Women's Health Matters

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In October 2008, our guest expert in Le Club's Ask the Expert segment was Dr. Rose Kung, an urogynecologist at Sunnybrook Health Sciences Centre. She is situated at Women’s College Hospital.

Dr. Kung is an associate professor in the department of obstetrics and gynecology with the University of Toronto. Her main area of expertise is in urinary incontinence and pelvic floor relaxation.

She also has expertise in surgical treatment of women with endometriosis. As well, she is the fellowship director for Urogynecology and Minimally Invasive Surgery accredited by the AAGL (American Association of Gynecologic Laparoscopists). 

Here are Dr. Kung’s answers to your questions on Endometriosis:

Q: I am 50 years old and have been on the birth control pill since about age 13 because I would get VIOLENTLY ill when I got my period. The doctor wants me to stop taking it, but I am scared to death about getting so sick again. I stopped a couple of times when I was younger and I swore I would never try it again. What could I take so that I could be off of the pill and yet have no sickness? I missed my period last month. Help!

A: You can still continue with the birth control pill safely as long as you do not smoke or have any of the contraindications for taking the pill (e.g. blood clots, high blood pressure, stroke). Alternatively, you can try GnRH (gonadotropin-releasing hormone) therapy with add-back therapy. However, this may be more expensive.


Q: I had endometriosis stage 3 and had lived a life full of painful periods and clotting up until I had a hysterectomy at the age of 34. I have a 14 year old daughter who is also developing the symptoms I remember. Is there an early test that can detect this terrible disease? I have heard about children going on the pill. Any information would be appreciated.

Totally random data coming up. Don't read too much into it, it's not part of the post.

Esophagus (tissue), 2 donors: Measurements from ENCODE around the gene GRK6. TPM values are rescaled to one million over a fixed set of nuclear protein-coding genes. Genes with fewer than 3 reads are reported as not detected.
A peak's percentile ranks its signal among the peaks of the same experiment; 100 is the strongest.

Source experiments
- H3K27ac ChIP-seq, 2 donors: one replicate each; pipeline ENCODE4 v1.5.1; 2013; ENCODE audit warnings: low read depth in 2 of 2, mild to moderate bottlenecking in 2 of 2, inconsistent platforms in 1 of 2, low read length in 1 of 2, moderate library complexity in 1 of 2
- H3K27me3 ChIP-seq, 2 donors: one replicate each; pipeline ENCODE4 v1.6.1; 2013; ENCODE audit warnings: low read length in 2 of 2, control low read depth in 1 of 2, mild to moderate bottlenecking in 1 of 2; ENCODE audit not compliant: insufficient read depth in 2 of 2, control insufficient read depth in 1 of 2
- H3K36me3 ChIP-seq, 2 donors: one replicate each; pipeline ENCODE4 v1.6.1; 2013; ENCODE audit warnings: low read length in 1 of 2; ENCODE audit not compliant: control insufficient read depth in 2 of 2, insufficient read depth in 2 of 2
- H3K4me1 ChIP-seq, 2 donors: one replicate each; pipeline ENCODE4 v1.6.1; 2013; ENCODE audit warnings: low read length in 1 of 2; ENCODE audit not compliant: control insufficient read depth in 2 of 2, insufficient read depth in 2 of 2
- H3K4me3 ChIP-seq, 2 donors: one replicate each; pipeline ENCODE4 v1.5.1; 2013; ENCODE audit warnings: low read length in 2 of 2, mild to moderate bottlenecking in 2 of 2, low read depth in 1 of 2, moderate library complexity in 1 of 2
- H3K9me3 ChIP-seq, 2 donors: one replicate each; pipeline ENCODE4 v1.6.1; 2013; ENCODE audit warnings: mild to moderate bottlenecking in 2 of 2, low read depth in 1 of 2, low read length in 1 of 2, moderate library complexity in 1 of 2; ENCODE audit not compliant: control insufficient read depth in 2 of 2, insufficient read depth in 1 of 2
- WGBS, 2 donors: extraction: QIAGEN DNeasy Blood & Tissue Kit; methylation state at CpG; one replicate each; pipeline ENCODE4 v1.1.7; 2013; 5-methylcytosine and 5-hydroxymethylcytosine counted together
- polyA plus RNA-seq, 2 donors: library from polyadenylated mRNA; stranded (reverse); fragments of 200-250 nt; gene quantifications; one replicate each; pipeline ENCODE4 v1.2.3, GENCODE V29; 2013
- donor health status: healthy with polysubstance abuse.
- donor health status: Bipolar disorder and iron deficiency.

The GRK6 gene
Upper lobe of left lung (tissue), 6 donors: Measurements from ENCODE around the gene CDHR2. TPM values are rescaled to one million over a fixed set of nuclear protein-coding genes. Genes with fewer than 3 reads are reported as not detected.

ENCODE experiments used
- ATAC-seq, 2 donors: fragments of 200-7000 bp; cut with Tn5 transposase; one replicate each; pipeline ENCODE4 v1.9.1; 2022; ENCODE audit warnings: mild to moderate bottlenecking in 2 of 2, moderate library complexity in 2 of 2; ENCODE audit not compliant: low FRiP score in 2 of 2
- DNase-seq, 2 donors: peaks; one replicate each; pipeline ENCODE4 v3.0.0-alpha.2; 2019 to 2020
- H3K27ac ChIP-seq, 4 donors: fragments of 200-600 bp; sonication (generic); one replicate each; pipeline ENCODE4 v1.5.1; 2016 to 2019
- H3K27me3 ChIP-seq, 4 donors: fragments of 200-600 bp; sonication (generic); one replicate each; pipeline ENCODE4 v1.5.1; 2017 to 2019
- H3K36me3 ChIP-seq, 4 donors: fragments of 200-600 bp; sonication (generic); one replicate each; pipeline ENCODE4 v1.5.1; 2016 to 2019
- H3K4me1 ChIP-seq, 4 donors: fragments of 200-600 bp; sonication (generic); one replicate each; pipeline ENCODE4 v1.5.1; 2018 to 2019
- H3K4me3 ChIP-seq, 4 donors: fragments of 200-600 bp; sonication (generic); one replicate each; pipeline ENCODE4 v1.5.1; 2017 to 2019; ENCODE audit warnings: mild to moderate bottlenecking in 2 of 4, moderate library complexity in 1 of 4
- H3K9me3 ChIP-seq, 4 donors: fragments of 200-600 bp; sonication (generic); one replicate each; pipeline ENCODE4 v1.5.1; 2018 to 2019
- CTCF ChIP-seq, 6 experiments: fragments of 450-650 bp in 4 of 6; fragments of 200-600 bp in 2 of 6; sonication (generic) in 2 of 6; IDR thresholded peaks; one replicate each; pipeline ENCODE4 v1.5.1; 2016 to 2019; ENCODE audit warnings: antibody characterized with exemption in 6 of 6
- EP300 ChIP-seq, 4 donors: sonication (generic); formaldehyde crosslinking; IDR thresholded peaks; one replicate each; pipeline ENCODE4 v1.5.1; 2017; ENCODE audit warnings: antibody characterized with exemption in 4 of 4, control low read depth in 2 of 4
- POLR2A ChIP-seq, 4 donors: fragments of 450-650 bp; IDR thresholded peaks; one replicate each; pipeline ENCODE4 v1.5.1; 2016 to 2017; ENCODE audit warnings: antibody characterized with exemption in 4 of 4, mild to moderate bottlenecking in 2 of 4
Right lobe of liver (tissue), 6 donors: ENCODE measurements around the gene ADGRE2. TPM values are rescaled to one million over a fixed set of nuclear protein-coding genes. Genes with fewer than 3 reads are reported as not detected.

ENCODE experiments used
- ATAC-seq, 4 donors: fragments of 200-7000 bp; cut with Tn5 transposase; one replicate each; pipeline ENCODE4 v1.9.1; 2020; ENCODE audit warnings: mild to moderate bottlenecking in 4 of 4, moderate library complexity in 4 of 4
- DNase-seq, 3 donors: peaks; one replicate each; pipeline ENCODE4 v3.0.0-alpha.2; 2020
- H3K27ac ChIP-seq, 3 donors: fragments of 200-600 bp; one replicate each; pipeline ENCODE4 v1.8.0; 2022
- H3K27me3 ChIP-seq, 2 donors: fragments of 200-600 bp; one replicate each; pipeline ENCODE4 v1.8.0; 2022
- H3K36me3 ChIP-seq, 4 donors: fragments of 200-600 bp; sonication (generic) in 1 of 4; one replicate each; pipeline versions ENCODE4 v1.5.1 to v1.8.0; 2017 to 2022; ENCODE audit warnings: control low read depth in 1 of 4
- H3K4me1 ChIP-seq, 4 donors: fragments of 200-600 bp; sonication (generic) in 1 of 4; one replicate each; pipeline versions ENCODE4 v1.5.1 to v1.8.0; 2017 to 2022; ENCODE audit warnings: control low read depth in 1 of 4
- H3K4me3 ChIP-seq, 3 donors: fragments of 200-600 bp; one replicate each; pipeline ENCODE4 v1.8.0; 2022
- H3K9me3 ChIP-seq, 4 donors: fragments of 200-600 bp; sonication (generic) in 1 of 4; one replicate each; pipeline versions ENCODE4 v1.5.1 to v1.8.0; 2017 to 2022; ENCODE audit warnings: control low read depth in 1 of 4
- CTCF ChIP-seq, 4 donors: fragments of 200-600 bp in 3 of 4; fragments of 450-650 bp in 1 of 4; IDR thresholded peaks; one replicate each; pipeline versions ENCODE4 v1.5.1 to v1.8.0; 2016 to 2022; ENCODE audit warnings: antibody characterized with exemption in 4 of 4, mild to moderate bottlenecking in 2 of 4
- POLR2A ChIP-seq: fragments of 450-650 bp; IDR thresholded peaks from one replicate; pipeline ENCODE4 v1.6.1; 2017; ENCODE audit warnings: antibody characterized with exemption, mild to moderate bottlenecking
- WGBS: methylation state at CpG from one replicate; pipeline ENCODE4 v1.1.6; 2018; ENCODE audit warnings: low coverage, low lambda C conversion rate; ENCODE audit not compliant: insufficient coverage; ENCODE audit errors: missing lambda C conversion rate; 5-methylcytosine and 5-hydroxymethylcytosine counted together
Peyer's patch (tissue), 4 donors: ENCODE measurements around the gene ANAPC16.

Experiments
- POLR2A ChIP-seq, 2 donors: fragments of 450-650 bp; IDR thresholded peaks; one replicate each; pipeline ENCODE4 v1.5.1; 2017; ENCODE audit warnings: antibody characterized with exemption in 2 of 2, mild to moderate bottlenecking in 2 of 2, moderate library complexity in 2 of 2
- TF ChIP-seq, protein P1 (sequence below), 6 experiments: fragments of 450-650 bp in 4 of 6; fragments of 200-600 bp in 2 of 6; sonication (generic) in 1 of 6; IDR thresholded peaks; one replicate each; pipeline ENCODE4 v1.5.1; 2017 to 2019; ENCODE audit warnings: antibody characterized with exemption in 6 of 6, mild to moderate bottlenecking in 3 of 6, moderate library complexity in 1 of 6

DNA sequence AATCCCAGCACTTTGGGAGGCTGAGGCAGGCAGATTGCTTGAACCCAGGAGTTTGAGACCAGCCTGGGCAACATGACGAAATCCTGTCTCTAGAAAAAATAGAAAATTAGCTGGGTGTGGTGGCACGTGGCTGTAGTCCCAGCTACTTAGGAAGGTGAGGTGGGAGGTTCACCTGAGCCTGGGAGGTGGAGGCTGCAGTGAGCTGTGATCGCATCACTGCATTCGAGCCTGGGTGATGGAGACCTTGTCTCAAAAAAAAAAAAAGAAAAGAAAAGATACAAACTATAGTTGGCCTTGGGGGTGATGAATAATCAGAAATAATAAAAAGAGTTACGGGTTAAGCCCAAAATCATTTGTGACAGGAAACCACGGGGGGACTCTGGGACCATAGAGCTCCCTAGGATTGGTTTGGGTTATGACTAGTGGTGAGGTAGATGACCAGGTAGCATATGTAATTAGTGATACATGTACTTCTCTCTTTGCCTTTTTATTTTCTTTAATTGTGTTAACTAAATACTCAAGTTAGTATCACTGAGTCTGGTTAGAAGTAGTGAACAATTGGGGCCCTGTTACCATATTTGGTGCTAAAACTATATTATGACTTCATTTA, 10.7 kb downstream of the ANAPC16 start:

A: The definitive diagnosis of endometriosis is still made surgically (i.e. by laparoscopy). Certainly a trial of oral contraceptives is a reasonable option. A pelvic ultrasound may be useful to detect ovarian cysts (endometriomas).


I have recently been prescribed the Pill for my endometriosis, and have felt that I don't have all the answers on how this will help me in the long term. What does the Pill do to improve the endometriosis, and what are the implications of not going on it for a long time? Will it return as soon as I stop the Pill? Also, what do you think of complementary treatments such as Chinese medicine, diet change, acupuncture, etc. What resources do you know with reliable information? Thanks very much!

A: Oral contraceptives can be safely used to minimize the symptoms of endometriosis by reducing the menstrual flow and suppressing ovarian function. Symptoms can recur once the medication is stopped. Usually the birth control pill is taken continuously so as to minimize the number of periods. The alternative treatments you mentioned may be useful, including a macrobiotic diet and Chi Kung.


Q: I was diagnosed with didelphus and endometriosis at the age of 13 (I am now 25). I have had numerous surgeries. I am continually tired, have back pain, no energy and feel sick all the time. Since July of this year I have had an ongoing bladder infection which has been treated with seven medications. I was put on a drip for seven days. This seemed to work for four days then the symptoms returned. I finally told my family doctor I could not put up with this anymore and I wished to see an urologist.

The urologist was very rude and more or less blamed sexual intercourse for my problem. I told him I had not had intercourse for quite some time as I feel very unwell. He is sending me for a scope and has put me on more medication. I left the office in tears. I feel that I am not being taken seriously. I also only have one kidney. At this point I am so defeated and feel nobody is taking me seriously. I am in pain daily. Please help me. Thank you.

A: Your pain may be due to endometriosis which can also affect your bladder. You should be seeing a gynaecologist who specializes in dealing with women who have this condition. If you are in Toronto, Dr. Kay Lie at Women’s College Hospital is an excellent choice.